The name speaks to the car's powerful
16-cylinder, 1000-horsepower engine and Cadillac's heritage as a maker
of fine luxury automobiles. Cadillac's reputation grew exponentially
during the '30s in no small part because of the development of the
automotive industry's first V-16. The Cadillac Sixteen's grand exterior
proportions create an unparalleled presence; its splendid interior is
meticulously handcrafted and urbane.
General Motors' designers drew extensively on the traditions of the
coachbuilt era in crafting the Cadillac Sixteen, employing the
distinctive talents of leading artisans for the upholstery,
instrumentation, interior wood and metal elements, and aluminum body
As an exterior statement, the Cadillac Sixteen's proportional
composition is bold. The aluminum hood is long, giving the Cadillac
Sixteen tremendous dash-to-axle dimension; the wheel arches were
designed to accommodate the beautiful 24-inch polished aluminum wheels.
The four-door hardtop incorporates an all-glass roof and is without
B-pillars. Crisp-edged lines of the midnight silver aluminum body panels
accentuate the Cadillac Sixteen's striking appearance.
Even the engine compartment, with its sculpted design, has drama. With
dual panels hinged about a center spine that runs the length of the
expansive hood, it makes an event out of opening the engine bay. The
hood panels are power-operated.
The interior theme is evocative of the posh accommodations of 1930s-era
Cadillacs, but with contemporary style. For instance, the dashboard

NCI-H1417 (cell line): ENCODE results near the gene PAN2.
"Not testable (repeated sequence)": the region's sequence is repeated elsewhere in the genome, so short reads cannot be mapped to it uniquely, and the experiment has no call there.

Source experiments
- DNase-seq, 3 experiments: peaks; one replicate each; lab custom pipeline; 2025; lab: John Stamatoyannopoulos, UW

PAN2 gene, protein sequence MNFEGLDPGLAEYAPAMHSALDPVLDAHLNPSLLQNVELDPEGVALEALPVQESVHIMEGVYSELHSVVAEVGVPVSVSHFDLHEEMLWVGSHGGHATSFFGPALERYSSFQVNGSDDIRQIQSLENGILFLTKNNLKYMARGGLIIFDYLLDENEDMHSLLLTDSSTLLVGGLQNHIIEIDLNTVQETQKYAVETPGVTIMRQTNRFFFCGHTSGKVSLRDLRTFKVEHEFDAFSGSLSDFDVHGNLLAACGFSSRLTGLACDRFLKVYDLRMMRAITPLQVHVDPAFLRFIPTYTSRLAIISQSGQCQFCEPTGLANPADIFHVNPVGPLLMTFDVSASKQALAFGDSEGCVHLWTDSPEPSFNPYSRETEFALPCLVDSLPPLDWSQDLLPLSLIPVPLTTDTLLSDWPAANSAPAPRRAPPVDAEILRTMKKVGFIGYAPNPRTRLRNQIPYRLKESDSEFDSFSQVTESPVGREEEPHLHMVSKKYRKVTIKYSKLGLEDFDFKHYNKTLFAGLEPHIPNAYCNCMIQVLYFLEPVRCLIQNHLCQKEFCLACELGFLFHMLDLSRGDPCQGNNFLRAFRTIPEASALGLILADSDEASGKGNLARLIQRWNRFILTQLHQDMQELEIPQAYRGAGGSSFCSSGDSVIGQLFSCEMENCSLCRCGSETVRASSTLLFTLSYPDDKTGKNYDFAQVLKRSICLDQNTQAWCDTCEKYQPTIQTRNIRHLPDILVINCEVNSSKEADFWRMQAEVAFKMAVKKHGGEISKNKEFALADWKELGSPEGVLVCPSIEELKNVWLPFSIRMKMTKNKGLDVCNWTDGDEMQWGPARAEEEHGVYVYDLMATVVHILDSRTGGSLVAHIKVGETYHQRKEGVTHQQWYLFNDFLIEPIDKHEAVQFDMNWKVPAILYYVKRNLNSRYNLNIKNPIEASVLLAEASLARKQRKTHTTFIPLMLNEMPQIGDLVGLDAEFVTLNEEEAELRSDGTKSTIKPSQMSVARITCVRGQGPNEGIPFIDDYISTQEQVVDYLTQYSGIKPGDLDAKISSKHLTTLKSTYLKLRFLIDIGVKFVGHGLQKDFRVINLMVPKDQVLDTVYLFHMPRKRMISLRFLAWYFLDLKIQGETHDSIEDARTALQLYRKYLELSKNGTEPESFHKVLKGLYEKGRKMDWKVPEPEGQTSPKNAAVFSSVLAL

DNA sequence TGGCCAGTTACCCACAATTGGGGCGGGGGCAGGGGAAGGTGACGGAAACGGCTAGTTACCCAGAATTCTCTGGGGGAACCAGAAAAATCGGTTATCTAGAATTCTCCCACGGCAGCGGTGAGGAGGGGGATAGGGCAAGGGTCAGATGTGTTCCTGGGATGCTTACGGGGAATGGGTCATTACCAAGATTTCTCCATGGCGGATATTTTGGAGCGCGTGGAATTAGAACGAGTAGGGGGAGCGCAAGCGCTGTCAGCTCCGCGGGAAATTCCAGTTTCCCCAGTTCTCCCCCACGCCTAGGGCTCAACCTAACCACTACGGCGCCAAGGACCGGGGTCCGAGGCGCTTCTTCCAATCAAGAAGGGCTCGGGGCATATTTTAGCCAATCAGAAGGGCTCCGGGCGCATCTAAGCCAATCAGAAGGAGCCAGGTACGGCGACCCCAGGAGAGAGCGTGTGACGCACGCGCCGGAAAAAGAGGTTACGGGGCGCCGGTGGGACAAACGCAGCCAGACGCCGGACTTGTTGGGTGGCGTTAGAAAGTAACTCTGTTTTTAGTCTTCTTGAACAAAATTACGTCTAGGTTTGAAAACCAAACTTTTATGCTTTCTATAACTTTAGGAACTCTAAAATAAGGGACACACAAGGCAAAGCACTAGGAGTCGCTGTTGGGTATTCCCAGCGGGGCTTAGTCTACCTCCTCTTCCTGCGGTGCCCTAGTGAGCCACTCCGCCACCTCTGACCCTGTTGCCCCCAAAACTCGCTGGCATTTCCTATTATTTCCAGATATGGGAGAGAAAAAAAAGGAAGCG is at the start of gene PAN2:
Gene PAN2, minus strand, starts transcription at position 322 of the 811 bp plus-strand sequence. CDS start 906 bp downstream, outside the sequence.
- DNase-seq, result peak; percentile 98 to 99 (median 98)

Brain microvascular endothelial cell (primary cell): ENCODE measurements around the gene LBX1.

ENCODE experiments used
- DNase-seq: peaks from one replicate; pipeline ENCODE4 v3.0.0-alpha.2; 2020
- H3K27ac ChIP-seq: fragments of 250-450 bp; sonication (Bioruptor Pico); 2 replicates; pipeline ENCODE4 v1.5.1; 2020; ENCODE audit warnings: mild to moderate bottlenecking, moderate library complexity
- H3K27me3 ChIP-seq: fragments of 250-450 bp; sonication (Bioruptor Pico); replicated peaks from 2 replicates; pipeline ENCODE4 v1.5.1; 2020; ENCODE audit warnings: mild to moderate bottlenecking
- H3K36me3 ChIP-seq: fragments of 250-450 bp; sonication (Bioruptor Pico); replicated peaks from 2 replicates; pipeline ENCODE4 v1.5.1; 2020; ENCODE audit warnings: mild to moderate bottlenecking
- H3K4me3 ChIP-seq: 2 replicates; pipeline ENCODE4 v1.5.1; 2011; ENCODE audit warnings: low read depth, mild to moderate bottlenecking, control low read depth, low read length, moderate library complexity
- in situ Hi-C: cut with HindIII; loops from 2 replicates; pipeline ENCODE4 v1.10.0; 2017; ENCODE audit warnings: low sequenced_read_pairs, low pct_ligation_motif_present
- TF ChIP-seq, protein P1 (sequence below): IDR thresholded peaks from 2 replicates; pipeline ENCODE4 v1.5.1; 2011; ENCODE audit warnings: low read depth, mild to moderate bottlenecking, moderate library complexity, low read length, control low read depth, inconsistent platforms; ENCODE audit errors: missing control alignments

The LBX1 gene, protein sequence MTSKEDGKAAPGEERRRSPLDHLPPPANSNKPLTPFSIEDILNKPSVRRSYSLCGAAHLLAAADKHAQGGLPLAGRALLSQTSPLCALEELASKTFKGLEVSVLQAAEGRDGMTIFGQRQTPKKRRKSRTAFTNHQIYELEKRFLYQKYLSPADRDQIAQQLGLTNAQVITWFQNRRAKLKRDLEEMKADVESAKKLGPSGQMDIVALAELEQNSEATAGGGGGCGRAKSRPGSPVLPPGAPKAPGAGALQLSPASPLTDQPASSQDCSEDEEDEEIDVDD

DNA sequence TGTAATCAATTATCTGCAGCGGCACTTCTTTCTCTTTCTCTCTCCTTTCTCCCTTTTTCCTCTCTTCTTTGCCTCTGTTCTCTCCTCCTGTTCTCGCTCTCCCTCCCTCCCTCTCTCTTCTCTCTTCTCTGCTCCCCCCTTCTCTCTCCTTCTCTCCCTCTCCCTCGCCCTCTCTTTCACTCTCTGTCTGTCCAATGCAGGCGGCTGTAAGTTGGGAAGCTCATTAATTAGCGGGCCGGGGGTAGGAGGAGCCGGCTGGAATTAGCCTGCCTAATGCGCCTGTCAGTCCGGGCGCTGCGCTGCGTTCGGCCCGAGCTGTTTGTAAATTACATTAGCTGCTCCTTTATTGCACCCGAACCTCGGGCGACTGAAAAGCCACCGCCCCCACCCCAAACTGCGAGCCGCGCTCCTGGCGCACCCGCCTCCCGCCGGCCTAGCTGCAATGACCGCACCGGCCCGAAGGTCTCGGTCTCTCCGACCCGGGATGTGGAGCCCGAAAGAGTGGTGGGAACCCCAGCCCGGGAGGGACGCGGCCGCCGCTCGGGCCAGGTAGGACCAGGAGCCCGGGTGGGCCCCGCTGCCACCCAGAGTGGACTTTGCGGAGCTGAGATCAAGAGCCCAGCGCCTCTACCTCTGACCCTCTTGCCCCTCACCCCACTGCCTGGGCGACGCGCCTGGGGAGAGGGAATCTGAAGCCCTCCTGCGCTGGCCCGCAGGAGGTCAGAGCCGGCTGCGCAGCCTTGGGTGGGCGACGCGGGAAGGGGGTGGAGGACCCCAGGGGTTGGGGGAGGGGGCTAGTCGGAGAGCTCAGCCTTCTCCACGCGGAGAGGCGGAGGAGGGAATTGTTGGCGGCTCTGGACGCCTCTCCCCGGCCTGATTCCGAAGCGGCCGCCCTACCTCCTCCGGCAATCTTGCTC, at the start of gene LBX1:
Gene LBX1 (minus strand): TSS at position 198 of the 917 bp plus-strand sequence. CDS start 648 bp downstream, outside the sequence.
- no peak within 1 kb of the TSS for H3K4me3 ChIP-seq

features a center-mounted Bvlgari clock.
The hand-stitched, Tuscany leather upholstered seats nestle the
occupants. The right rear seat features power adjustable slope to
recline like a chaise lounge. Warm, hand-woven silk carpets the floor in
a light cream color that matches the leather upholstery. The dash, door
panels, and front and rear consoles are trimmed with walnut burl veneer
Meanwhile, the custom-designed crystal on the cluster dials offers
subtle cues of the Cadillac Sixteen's precise engineering, elegance and
While GM designers drew inspiration from the ultra-luxury sedan's
ancestry, the Cadillac Sixteen is thoroughly modern in its powerplant
and technological content.
The Cadillac Sixteen's 32-valve V-16 concept engine displaces 13.6
liters and is mated to a four-speed electronically controlled automatic
transmission. The engine features fuel-saving Displacement on Demand
technology, debuting in 2004 on some 2005 GM models, which shuts down
half of the cylinders during most driving conditions and automatically
and seamlessly reactivates them for more demanding conditions, such as
brisk acceleration or load hauling cylinders when the driver needs the
engine's full power. The engine produces 1000 horsepower and 1000
lbs.-ft. of torque.
The extensive use of aluminum components and structure provide
substantial weight advantages. The aluminum-steel chassis employs
high-arm SLA suspension up front and independent semi-trailing arm
suspension in the rear. Four-wheel steering enhances the Cadillac
Sixteen's maneuverability. The front and rear brakes are six-piston
calipers with 16-inch rotors.
Electronic amenities include a rear-seat DVD information system, Bose
sound system, and the fifth-generation OnStar in-vehicle safety and
security communication system. The head and tail lamps feature LED